This research deals with generation of double curvature forms with a single module: an equilateral triangle. Keywords: dome, geodesic, engineering, invention, discovery, find out, geometry, cupola, coupole, network, strut, connector, node, hub, building, space, structure, architecture, triangle, equilateral, identical, double curvature, doubly curved surface form, Lobel, form, business, venture capital

Think of an application for Lobel Frames, other than architecture ? Let us know !

Engineer Alfred Noble (South Africa) called theses shapes "Lobel Frames" at Guildford conference in 1993 where they were introduced.

To be able to produce diversity from uniformity

Since the forties,a time when we witnessed various attempts to divide the sphere,(Bauersfeld and Fuller),a great deal of research has been concentrated on the equal division of space, with the obvious objective of industrialization (Peter Pearce).
Of course, dividing a flat surface or of single curvature offers little difficulty. The problem begins when it is a question of creating surfaces described as having a double curvature which have a rigid form. It should be noted however that the term double curvature loses something of its meaning when it is applied to surfaces with facets which have no tangents.
This is the problem on which I have concentrated for several years and to which I have found several solutions which I shall present here.

It might seem strange that it has taken so many years to unearth these forms. There is a possible explanation for this : When an idea surfaces you need to step outside traditional patterns of thought to allow that idea to develop its own momentum. Did not Leonardo da Vinci draw up planes for a flying machine with moving wings?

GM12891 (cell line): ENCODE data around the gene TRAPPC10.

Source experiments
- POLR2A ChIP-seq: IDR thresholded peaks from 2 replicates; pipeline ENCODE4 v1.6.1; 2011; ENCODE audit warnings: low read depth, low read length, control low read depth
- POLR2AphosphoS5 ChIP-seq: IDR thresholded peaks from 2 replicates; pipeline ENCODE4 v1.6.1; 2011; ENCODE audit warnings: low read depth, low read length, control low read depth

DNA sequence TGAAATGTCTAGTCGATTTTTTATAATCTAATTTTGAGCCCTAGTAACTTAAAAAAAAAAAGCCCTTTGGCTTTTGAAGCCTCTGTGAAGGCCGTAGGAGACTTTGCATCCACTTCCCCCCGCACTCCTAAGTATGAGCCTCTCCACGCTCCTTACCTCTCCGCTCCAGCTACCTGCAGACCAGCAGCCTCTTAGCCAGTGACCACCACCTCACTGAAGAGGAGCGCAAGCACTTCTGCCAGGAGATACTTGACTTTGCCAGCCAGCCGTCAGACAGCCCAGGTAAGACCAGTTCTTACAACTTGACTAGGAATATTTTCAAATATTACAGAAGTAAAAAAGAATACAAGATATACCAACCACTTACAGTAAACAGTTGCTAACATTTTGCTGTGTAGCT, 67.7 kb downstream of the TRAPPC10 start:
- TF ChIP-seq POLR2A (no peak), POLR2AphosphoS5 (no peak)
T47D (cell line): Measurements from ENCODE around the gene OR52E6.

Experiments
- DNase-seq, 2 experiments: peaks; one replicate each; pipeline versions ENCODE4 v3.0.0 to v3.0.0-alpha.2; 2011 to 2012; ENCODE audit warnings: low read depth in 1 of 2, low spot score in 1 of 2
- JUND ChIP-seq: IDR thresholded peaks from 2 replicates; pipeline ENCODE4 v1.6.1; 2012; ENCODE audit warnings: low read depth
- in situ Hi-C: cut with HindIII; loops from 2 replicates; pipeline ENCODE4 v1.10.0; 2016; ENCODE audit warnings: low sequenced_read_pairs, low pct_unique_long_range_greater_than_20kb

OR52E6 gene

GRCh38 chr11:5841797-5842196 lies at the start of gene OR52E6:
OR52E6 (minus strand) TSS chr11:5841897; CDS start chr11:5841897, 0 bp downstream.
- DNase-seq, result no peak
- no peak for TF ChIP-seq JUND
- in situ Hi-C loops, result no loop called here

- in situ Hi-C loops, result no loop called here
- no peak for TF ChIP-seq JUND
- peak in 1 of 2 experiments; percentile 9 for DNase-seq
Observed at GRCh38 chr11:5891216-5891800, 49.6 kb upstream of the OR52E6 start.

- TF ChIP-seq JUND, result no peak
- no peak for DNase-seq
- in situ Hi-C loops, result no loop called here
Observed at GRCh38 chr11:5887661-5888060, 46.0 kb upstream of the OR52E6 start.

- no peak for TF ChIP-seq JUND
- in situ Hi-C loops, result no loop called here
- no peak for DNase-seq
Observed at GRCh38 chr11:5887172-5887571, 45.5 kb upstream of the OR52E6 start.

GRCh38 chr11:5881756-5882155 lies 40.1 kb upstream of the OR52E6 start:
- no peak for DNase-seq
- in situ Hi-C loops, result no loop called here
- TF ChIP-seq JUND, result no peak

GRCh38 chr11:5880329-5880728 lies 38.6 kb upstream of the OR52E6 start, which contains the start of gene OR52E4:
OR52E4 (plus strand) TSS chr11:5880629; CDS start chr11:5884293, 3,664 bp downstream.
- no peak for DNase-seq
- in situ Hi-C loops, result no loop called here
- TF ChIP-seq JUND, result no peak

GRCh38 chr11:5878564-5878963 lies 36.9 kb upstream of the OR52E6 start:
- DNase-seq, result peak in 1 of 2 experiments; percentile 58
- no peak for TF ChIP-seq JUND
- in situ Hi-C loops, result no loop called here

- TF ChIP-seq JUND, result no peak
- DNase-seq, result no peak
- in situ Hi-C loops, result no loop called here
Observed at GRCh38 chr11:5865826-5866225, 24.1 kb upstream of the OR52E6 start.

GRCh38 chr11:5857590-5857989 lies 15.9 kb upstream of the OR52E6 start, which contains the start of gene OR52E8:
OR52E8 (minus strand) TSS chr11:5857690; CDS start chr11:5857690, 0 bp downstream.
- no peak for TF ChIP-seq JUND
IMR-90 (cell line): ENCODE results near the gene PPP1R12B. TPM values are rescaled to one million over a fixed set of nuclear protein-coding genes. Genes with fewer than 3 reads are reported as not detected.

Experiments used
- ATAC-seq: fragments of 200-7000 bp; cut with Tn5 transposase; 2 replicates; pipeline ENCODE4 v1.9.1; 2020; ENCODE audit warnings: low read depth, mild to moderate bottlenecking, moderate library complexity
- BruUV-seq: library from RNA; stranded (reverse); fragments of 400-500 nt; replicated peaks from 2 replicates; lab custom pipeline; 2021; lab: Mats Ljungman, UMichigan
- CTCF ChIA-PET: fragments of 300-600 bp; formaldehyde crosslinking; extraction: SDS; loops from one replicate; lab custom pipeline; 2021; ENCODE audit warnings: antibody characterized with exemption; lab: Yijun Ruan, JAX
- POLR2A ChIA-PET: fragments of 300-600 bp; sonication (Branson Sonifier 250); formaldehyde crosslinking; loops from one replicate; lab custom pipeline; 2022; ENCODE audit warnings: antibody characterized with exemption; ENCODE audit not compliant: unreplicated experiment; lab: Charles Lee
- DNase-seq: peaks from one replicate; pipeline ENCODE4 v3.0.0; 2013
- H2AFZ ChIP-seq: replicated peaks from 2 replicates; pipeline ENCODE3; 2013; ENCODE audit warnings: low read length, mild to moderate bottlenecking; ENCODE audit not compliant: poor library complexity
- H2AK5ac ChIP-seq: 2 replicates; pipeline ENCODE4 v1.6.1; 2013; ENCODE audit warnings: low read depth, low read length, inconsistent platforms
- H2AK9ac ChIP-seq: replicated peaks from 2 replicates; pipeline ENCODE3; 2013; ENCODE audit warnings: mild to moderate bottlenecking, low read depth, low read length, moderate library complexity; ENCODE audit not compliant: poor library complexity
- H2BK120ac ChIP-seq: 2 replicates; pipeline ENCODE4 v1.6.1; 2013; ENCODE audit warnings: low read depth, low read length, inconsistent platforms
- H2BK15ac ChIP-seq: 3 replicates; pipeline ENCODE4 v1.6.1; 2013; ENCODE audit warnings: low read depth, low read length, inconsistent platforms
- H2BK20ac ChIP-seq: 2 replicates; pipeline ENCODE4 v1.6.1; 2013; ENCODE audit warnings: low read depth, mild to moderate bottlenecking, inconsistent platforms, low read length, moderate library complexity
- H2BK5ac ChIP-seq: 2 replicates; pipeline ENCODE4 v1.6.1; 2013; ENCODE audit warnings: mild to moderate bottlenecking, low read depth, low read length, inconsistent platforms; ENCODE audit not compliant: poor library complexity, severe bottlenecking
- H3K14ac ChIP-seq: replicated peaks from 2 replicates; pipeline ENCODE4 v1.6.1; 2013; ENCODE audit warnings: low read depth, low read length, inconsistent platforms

The first motor cars were initially held back by being pinned down to memories of the horse drawn carriages which came before them.
Likewise, research into the equal division of space was bent on making use of volumes already existing in classical geometry.
I started out in this way, until I realised it was getting me nowhere. Then I turned the problem on its head.
1/ In view of the fact that I needed to arrive at: equal segments.
2/ In view of the fact that I needed triangles because they are geometrically indeformable: I needed equilateral triangles.
My question now became :

What volumes are possible based on a single module: The equilateral triangle ?

From this moment the problem was correctly set, and answers were quickly found.
I then spent 5 years, off and on, working out a system of calculation and then writing a computer program capable of creating a first family of forms, the C3.
In studying a phenomenon, it often emerges that its manifestation is governed by an infinity of criteria. These influence and control the phenomenon in its different states, and then to select those which are more interesting for the attainment of a given aim.
I realised relatively quickly that there existed many families of forms and within each family there existed thousands of forms.
At present I have listed individual types within nine families.
In chronological order of their discovery these are :

The first two .C3 and .C6 are called open forms, in that they rest on separated supports between which there are gaps.
The following seven .CSM /.CUB / .3P / .TRA / .PNT / .POT / HGR
are called closed forms in that they form volumes enclosed on themselves.

Characteristics common to all these forms :

1/ All the struts are of identical length.
2/ These struts are linked to one another so as to form triangles which are therefore equilateral.
3/ The struts are never an extension of one another.
4/ The angle of the facets is sometimes directed inwards,sometimes outwards.
(Folded structures,concave/convex,with a majority convex.)
5/ In rigidifying certain points of a form (the edges for example) the whole form is geometrically rigid.

Just as bricks are manufactured without knowing in advance the use to which they will be put, it is not necessary to know what the future form will be in order to industrialize its elements.